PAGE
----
My next position was chauffeur to Mr. C. Tongue. He had a 20/70 Crossley and a Talbot. He had a son aged between 9 and 11 years, with a new cycle which he used to ride around the house and garage. One day he asked me for a hammer and some tools to make it into a racing Cycle. (This was Reggie Tongue, of racing fame -Ed.) I must say that I was very happy and interested in this situation but I had to leave for family reasons. After I returned to London, my next situation was with a ship owner a Mr. Mildrum – to drive a 45-h.p. Daimler. During my time with him we had to go to Cardiff, taking the luggage on the roof of the car. Whilst unloading the luggage I slipped and was unable to work for some weeks. The doctor advised me to get a light job. This I did and worked as butler and valet to Bishop Whitehead, his wife, and the Rev. J. M. Duncan. They had an AC, which I drove on a few occasions. After this job I went to work for Mr. Rommily, who had a Sunbeam and an Austin. Then I met a Captain Coles, who had a 3-litre Sunbeam. I went round Brooklands Track with him and learned quite a lot. Then I went driving for The Car Mart, delivering cars and driving people through London. After this I had a temporary situation with Lord Gessel, CMB, CMG, driving a Buick. At this time I became very interested in Bentley cars, so I went to learn more about them by taking a job as chauffeur to a Colonel Clare, who had bought a 6 1/2-litre. He also had a 4 1/2-litre 12-cylinder Daimler, a Fiat, a Hillman and a Dennis horse box. Colonel Clare was Chairman of the Triplex Glass Company, so I came into contact with many notable people in the racing and motor industry. On several occasions when I was waiting for Col. Clare, Sir Malcolm Campbell would call on the Colonel, leaving his son Donald outside in his car. I often talked to Donald and when Sir Malcolm came out he would have a few words with me about our Bentley, etc. The Colonel was a great sportsman and used to shoot, hunt, race and fish. During the shooting season we would go down to the Duke of Norfolk’s estate at Arundel Castle, and on our way down we would pick up Sir Raymond Dennis. One Saturday, as we were driving down rather fast, a car overtook us, which surprised me. When we arrived at the shoot a gentleman came up, saying “Was it you I passed on the road?” When I confirmed this he asked me how I liked the Bentley and said his car was specially tuned. He was Sir Henry Segrave and the car was a Hispano-Suiza … One day, during the time I was with Col. Clare, I drove between Chertsey and London five times and did quite a lot of driving whilst we were in London. The same day, leaving London about 7 o’clock in the evening I drove to Inverness in Scotland arriving there about 11.30 am, a journey of 600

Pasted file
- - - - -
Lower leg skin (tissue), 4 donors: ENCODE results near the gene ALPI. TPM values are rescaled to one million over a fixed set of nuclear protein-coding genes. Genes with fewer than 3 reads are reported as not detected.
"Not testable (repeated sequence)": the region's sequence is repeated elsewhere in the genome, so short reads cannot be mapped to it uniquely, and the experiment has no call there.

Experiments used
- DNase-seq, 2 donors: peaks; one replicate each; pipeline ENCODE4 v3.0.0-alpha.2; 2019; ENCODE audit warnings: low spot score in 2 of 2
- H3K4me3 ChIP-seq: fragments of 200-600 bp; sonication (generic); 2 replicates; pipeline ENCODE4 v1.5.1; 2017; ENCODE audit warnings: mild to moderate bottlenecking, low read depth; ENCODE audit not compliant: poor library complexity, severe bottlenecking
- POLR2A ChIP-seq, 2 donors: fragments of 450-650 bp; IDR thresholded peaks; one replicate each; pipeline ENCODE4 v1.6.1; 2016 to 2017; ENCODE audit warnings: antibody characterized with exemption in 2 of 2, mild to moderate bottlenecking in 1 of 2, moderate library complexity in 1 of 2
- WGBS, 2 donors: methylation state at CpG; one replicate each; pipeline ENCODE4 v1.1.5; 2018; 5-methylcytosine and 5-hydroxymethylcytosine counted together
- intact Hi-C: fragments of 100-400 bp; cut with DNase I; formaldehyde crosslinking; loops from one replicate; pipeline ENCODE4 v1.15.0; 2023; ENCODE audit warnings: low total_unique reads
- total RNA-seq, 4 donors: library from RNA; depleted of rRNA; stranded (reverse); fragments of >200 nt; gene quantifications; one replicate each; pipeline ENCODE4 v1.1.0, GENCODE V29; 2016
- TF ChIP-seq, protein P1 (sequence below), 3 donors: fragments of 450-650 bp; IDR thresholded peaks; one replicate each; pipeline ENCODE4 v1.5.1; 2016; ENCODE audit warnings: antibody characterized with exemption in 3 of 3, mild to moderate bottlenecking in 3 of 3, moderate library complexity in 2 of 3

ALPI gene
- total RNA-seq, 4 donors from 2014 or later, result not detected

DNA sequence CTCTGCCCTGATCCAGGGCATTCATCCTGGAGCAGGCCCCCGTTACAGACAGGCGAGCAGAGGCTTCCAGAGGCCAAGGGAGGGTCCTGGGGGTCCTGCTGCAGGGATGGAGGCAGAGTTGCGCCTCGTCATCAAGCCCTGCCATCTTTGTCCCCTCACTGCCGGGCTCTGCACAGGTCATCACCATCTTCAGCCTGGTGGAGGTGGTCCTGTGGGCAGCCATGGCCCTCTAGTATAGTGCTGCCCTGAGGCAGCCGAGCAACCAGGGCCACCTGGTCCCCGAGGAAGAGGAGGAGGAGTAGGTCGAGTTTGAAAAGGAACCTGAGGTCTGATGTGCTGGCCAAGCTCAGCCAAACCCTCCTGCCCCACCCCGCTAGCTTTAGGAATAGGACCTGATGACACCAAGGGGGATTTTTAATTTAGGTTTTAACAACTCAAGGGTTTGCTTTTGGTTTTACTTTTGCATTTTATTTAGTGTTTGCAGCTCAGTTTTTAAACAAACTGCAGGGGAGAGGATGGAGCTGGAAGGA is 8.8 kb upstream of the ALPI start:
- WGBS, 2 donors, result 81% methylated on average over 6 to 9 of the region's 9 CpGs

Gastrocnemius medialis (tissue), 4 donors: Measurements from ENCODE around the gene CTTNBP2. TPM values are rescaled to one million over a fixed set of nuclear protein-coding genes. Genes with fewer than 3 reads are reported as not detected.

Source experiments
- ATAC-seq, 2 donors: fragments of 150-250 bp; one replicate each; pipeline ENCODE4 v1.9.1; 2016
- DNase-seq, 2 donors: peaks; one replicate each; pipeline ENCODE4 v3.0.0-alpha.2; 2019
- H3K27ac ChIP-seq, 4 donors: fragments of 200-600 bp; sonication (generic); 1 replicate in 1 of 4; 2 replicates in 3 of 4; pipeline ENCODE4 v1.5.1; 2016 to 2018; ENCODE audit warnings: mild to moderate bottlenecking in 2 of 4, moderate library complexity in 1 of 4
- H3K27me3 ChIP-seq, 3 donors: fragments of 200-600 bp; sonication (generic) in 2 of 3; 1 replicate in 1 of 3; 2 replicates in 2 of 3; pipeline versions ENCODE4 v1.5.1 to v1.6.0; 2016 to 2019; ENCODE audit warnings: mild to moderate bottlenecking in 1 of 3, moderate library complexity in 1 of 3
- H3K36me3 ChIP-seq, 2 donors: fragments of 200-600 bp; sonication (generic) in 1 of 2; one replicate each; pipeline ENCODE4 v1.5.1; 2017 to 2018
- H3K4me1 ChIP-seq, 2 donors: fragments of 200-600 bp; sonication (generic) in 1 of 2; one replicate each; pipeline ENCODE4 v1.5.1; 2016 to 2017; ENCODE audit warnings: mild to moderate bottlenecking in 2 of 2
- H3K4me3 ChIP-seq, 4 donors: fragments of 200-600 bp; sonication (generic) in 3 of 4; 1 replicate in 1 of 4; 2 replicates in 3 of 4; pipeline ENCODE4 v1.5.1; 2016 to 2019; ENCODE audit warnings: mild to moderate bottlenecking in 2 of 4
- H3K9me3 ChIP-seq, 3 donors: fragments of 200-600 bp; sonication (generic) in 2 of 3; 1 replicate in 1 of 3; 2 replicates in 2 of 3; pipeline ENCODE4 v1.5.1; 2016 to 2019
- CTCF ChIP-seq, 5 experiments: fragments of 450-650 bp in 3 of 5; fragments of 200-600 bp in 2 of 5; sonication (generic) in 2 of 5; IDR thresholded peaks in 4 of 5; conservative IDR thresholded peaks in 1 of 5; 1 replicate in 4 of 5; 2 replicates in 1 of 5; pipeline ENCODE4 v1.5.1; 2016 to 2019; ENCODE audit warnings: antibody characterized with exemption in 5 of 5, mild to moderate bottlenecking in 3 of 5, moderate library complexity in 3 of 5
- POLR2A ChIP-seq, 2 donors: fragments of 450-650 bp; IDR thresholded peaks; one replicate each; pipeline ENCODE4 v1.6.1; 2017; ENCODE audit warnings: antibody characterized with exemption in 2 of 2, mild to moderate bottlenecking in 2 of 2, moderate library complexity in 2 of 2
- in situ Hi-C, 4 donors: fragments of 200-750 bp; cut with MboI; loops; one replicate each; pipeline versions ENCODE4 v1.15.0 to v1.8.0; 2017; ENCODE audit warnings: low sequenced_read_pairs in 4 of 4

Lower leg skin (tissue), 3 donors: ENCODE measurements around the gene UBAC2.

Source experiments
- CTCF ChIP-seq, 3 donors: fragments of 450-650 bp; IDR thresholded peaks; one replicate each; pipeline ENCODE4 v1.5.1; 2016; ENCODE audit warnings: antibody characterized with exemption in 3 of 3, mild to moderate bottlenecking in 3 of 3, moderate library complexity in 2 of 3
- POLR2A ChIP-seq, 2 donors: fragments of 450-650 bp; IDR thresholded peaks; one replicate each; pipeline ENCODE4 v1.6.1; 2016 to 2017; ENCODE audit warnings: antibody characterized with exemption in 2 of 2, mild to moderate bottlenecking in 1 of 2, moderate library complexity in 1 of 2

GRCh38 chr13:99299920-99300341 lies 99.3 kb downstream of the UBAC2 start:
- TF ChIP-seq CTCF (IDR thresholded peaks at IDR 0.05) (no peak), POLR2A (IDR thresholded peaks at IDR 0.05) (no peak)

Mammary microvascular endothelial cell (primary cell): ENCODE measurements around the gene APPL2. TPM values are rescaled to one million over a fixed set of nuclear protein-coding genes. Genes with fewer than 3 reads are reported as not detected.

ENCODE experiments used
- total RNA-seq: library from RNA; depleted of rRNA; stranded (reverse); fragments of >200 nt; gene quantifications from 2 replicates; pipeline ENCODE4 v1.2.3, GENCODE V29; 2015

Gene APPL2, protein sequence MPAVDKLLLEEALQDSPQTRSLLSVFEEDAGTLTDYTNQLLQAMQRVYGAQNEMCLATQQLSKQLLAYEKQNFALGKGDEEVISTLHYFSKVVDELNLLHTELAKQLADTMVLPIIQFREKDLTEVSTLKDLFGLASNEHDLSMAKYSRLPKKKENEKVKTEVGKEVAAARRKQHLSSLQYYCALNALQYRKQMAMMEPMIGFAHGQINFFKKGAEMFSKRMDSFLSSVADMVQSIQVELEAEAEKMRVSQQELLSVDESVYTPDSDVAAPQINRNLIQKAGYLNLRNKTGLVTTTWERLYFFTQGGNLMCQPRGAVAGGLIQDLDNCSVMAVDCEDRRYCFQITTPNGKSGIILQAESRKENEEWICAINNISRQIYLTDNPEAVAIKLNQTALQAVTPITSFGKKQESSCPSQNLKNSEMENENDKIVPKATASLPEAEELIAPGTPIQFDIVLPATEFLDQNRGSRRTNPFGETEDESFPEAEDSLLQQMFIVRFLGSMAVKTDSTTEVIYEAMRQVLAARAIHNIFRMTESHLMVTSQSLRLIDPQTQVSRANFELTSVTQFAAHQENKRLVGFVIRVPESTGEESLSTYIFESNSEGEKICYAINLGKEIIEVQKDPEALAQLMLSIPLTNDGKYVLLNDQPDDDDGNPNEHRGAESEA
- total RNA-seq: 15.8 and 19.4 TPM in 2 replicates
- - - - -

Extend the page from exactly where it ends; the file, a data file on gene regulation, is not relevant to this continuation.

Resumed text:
My next Situation was with a Mr. Amery Parks, whose firm were Solicitors to the AA. We had several cars and as well I was in charge of the lighting plant and water pumping engine which supplied the house, Hedsor Court, at Taplow, Bucks. I then went to the Daimler Hire Company in Knightsbridge, London, and did quite a lot of touring, mostly with Americans. During my time with this Company they asked if I would be willing to drive for a client who had his own car -he was an Italian Count who had an lsotta-Fraschini which he was very particular about. We went for a trial run round London and he was satisfied that I could drive it. He was lending the car to an American lady for a tour and I was to drive her. The Isotta was an open touring car and the lady had the luggage put in the back because she said she preferred to drive in front, with me. When we were a few miles out of London and going at a fair speed, she asked me if I was nervous and said she was used to speed in the States. I told her we did not drive so fast with ladies, but pushed up my speed to please her. After a few miles she said “I think your previous speed will be all right'” I then went back to Colonel Clare for six months on a temporary basis.